Medical identity theft is the act of using an individual's name and identity credentials, including insurance information, to fraudulently obtain medical care or medicine as well as to submit bogus bills. A survey out Thursday asserts such activity is up almost 20% vs. a year ago.
The "2013 Survey on Medical Identity Theft" asked about 43,000 people in the U.S. if they or family members had suffered this type of fraud and what it cost them. Almost 2% said they had experienced medical identity theft. Of these, 42% said they had private insurance, 24% had Medicare or Medicaid, and 21% were not insured at all, with the remaining respondents in the survey citing various health savings accounts, coop plans or other means to pay medical costs.
More than one-third of the victims of medical identity theft said they had to pay an average of $18,660 related to problems stemming from reimbursements to healthcare providers to pay for services to imposters, legal fees, or lapse in healthcare coverage.
Half of the victims said they didn't know that medical identity theft can create inaccuracies in their permanent medical records, which might even lead to misdiagnosis and medical errors in prescriptions. More than half of victims said they lost confidence in their healthcare provider following the loss of their medical credentials. However, most of the other victims said they had no financial or healthcare consequences after becoming a victim of medical identity fraud.
The survey, conducted by Ponemon Institute and sponsored by the Medical Identity Fraud Alliance with support from ID Experts, offered insight into how medical identity theft happens.
Some 30% of survey respondents admitted knowingly permitting a family member to use their personal identification card to obtain medical services and pharmaceuticals, the report points out.
"Fifty-three percent said they did it once. However, 21% could not count the number of times they shared their identification," the report says.
These respondents to the survey said they fraudulently shared their medical I.D. credentials as a way to help both family and non-family get medical care, often believing the person they were giving their ID to couldn't afford to pay or had no insurance. The survey found the average age of respondents who admitted they share their medical credentials is 40 years old and had an average household income of $45,801.
Those who didn't share their medical credentials were on average 36 years old with an average household income of $69,309.Fifty-eight percent of those who shared are women, whereas the no-share group was 52% male, according to the survey. The type of insurance also factored in, with respondents who have private insurance less likely to share their medical credentials than those with government insurance.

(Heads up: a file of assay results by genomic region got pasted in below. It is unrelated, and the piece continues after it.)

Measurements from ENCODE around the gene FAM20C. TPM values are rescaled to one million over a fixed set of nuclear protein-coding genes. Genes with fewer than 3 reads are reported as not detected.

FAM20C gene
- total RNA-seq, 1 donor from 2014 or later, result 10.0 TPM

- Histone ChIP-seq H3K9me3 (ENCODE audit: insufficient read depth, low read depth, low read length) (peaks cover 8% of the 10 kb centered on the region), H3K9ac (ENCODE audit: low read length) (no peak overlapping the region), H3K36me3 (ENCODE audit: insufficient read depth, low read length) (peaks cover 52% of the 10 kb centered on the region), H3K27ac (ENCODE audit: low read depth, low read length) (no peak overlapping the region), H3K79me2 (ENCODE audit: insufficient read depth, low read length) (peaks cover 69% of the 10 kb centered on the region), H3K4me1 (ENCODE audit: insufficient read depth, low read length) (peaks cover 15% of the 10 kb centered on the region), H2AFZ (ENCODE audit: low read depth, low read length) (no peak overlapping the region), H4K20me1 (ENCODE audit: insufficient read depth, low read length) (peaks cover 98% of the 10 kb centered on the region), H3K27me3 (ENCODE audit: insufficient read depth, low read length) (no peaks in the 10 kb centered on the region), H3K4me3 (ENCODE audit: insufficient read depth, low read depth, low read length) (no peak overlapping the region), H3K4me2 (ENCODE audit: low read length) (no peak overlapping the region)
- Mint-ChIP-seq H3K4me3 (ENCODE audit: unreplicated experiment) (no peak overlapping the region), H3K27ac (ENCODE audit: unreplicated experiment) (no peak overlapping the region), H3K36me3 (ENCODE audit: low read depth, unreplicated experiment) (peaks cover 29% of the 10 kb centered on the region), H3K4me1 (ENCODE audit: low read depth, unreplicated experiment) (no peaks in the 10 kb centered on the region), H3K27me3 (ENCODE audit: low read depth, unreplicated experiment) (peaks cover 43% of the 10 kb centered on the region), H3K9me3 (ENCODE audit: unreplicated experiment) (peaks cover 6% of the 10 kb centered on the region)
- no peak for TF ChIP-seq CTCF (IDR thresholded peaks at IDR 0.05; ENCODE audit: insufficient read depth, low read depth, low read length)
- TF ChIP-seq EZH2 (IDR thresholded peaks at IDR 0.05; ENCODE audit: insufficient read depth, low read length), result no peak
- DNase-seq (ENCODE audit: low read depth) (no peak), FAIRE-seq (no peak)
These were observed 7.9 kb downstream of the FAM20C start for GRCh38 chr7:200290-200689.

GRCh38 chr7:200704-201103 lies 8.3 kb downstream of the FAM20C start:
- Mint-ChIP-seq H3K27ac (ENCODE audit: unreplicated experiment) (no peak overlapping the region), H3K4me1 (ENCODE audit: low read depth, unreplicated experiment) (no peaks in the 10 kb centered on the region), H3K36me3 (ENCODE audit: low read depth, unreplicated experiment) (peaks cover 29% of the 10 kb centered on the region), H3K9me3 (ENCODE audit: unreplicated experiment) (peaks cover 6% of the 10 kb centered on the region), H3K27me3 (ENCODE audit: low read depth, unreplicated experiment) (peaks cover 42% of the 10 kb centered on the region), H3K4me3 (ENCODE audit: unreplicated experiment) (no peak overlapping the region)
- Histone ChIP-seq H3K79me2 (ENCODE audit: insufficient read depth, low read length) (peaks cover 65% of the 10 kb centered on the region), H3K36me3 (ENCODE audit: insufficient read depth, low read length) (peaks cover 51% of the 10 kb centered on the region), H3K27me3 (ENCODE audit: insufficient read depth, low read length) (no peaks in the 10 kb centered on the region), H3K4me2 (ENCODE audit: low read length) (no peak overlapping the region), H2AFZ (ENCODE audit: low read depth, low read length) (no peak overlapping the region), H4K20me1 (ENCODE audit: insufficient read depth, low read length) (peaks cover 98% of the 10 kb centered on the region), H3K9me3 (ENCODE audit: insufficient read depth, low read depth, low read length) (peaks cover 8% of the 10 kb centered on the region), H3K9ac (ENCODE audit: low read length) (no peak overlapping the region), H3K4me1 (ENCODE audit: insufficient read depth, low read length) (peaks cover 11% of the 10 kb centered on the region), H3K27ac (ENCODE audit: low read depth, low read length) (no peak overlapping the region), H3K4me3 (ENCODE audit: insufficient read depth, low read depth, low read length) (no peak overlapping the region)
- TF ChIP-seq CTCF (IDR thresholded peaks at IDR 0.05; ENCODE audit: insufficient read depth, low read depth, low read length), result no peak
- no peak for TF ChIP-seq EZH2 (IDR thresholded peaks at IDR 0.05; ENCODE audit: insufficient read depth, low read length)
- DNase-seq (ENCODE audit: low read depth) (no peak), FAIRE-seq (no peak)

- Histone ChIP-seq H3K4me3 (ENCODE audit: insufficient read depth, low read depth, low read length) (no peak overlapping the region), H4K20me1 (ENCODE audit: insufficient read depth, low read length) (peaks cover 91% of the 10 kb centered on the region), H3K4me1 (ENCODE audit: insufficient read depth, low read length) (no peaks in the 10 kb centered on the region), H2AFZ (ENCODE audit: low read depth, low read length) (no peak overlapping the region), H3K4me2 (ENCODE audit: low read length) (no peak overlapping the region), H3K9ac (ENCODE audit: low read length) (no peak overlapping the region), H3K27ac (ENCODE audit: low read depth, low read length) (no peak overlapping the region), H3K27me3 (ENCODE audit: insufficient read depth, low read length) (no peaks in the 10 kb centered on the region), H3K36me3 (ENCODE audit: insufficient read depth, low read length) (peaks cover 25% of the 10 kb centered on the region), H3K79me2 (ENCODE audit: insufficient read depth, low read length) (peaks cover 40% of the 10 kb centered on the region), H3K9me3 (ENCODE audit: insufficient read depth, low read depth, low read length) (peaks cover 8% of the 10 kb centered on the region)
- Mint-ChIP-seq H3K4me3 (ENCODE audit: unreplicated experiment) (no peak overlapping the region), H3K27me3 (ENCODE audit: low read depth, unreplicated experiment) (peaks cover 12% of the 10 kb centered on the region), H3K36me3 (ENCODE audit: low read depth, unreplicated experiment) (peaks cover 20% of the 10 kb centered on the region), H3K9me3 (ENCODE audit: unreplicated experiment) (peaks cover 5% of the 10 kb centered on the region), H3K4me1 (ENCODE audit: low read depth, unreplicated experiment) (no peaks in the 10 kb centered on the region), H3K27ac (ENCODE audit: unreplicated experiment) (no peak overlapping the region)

Twenty-eight percent of the time, a family member took the personal identification or medical credentials without consent. Most of the remainder of the incidents of medical identity theft stemmed from personal information having been stolen, either through a data breach or an employee in the healthcare provider's office stealing it, though 14% claimed they "don't know" how it happened.
Survey respondents said they found out they were medical identity theft victims either when they somehow uncovered mistakes in their health records or saw errors in statements from health insurers and providers, or even a collection letter demanding payment. It sometimes led to an "adverse entry" on the their credit report.
Only 43% of the time is any crime reported, either because the victim knows the thief or they think the police would be of no help. Just over a third said they were "not harmed by the incident and didn't want to make it a big deal."
"Individuals rarely take steps to check their medical records," the survey report notes. The survey suggests obtaining copies of records from the healthcare provider and checking the accuracy of forms sent by insurance companies.
The survey report concludes that medical identity theft is largely a "family affair" that results from sharing or stealing of personal identification among those people they know. This isn't a new situation, the report acknowledges, but it brings real medical risks and financial consequences. The survey admonishes the government and healthcare organizations to "improve their authentication procedures to ensure imposters are not obtaining medical services and products."
Ellen Messmer is senior editor at Network World, an IDG publication and website, where she covers news and technology trends related to information security. Twitter: MessmerE. E-mail: firstname.lastname@example.org
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